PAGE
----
Curriculum was founded on opinion, not evidence. Based on his transfer of training studies with Woodworth (Thorndike and Woodworth 1901) and similar studies he and his students conducted, he concluded that ‘since those who succeed in the study of Latin are better at general discrimination and judgment than those who fail, we conclude that learning Latin vastly improves general discrimination and judgment … It suits the vanity of educational theory to fancy that the changes [that result from study] are wholly due to discipline’ (E. L. Thorndike 1903, p. 93).

Thorndike continued his pursuit of quantification and applying scientific method in education with his publication of one of the first books on psychological and educational measurement and statistics in 1904. Here he noted the difficulty of defining interval scales for measuring cognitive activities, advocated the use of norm-referenced measurement as pioneered by Galton, and sounded a strong warning concerning the reliability and validity of measurements.

From the beginning, Thorndike adopted the view that inherited differences in cognitive abilities were important. ‘There is no reason to suppose that the brain is less influenced by [immediate ancestry] than the tissues that cause height. … Immediate ancestry is thus the probable cause for original mental nature’ (E. L. Thorndike 1903, p. 53). ‘The schools always have and always will work to create a caste, to emphasize inequalities. Our care should be that they emphasize inequalities, not of adventitious circumstances, but of intellect, energy, idealism, and achievement’ (p. 96). Thorndike was a thoroughgoing intellectual meritocrat, but he opposed discrimination on any other basis.

The rise of behaviorism in the 1920s shifted psychological research away from an interest in ‘original nature’ for almost 60 years. Many of the findings of modern behavioral genetics and cognitive psychology support positions Thorndike proposed at about the time genes were being rediscovered or the mind was being banished from psychology. For example, he argued that there was an interaction between genotype and environment. Anticipating current thought, he suggested that ‘Each nature in some measure selects its own environment, and each nature may get from an environment a different influence’ (E. L. Thorndike 1911, p. 48).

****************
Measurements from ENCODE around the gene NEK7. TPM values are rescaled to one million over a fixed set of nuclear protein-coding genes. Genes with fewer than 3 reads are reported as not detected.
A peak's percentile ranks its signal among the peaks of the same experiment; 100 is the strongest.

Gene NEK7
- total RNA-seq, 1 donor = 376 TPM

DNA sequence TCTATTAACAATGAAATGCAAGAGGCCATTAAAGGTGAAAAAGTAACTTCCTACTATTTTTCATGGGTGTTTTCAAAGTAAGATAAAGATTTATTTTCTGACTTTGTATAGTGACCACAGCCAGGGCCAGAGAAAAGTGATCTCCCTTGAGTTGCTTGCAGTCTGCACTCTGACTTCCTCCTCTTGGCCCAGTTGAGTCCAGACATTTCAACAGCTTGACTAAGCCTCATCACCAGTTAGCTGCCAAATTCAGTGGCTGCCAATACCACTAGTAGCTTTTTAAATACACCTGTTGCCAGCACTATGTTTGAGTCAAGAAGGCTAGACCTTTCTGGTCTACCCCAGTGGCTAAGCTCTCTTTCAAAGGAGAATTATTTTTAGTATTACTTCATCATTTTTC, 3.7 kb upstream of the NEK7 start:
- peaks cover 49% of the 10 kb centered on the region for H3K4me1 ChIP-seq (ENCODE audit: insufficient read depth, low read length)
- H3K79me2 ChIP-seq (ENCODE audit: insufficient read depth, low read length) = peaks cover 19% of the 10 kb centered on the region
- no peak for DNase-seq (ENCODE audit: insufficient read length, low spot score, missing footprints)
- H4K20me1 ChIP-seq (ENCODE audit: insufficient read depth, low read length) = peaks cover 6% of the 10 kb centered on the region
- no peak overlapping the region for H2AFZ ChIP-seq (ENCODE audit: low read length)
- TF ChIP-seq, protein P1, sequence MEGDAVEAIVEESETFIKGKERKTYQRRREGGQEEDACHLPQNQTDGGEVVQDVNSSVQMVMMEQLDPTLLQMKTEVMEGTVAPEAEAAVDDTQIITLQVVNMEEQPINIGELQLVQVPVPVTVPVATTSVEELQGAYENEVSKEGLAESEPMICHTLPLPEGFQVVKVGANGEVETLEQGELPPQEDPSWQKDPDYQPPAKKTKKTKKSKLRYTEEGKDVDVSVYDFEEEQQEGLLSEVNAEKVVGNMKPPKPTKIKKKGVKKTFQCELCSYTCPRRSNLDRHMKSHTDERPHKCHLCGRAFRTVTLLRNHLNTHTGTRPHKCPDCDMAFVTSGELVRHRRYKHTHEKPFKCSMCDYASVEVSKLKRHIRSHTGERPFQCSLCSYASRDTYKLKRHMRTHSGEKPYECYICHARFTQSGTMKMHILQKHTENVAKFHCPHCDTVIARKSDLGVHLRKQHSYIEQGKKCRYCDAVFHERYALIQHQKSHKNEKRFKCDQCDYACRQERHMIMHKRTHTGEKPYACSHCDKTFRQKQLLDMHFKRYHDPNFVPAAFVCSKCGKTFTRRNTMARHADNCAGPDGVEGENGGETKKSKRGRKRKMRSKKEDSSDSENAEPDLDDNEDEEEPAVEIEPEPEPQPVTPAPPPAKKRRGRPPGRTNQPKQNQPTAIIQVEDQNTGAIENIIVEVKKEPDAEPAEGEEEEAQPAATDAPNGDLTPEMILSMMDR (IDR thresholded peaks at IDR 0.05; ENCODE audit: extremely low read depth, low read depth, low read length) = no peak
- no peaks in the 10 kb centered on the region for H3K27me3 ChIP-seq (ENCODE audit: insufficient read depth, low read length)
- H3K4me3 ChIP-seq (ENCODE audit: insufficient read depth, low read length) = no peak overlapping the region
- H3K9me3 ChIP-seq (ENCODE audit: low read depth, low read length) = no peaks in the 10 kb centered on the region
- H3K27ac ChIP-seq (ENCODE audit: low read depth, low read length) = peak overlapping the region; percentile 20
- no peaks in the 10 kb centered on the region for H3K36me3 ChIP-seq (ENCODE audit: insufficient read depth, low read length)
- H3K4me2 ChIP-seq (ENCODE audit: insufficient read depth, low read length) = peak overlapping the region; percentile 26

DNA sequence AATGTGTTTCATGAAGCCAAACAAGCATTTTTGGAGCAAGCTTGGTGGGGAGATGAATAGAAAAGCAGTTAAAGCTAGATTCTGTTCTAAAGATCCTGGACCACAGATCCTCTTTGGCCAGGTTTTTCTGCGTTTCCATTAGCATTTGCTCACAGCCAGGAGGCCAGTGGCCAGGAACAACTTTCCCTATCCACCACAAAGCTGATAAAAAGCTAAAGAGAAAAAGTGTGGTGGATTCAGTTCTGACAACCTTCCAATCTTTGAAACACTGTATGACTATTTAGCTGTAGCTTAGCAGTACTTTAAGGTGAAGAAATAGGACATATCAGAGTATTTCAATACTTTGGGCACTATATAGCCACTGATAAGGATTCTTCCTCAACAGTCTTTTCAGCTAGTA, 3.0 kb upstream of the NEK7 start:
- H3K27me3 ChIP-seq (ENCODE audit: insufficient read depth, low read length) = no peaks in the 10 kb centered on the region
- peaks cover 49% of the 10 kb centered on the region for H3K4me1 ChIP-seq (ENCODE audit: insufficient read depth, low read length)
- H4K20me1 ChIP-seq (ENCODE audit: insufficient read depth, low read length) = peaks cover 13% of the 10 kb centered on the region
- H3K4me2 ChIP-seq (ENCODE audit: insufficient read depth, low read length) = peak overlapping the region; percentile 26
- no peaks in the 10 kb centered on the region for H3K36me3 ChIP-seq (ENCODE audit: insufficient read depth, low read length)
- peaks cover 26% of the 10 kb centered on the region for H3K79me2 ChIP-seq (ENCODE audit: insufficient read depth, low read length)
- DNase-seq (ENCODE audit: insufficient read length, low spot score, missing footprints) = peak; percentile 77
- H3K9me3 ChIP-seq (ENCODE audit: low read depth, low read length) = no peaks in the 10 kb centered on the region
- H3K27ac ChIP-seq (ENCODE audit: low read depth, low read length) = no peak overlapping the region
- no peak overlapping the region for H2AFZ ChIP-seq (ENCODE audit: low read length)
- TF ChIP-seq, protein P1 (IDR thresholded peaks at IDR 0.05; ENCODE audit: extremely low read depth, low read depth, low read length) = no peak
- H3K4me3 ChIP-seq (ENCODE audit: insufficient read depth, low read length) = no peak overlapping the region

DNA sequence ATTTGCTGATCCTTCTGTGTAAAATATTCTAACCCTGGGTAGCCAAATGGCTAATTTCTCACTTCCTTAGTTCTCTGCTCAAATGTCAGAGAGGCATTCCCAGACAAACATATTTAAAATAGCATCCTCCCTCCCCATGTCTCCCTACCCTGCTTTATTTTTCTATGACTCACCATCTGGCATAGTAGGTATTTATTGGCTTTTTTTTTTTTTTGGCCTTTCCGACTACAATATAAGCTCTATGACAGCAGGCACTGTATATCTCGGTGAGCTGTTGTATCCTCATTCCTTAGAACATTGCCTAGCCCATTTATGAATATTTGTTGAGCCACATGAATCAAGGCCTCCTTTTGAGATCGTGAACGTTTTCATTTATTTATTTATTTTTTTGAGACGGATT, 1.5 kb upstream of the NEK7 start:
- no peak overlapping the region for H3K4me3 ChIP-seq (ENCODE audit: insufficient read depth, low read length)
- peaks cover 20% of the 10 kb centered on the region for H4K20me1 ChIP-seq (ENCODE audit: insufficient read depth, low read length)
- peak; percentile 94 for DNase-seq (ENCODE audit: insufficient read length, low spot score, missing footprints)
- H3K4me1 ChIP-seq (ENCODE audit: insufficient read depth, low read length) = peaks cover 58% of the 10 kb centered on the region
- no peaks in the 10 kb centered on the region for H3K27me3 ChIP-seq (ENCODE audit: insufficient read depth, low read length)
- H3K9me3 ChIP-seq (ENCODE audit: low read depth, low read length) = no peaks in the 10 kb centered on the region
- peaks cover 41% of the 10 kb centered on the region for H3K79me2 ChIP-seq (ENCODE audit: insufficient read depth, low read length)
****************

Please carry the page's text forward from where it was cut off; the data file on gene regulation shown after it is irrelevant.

In addition to his efforts to make education more efficient and scientifically sound, Thorndike expended considerable effort from 1900 to 1925 in developing measures of what he referred to as intellect. He rejected the notion proposed by Charles Spearman that there was a single mental trait of intelligence, arguing instead that each test must specify what aspects of intellect it was designed to measure (see R. M. Thorndike 1990 for a description of the Spearman– Thorndike debate). Beginning in 1903, and anticipating more popular work by Alfred Binet (see Binet, Alfred (1857–1911)), Thorndike and his students developed a wide variety of measures of human abilities. The work culminated in the CAVD, a ‘test constructed (from 1922 to 1925) as a sample of what a measuring instrument for a mental ability should be’ (E. L. Thorndike 1949, p. v). With the CAVD, Thorndike (Thorndike et al. 1927) produced a test that would foreshadow item response theory and the test design methods of the 1990s.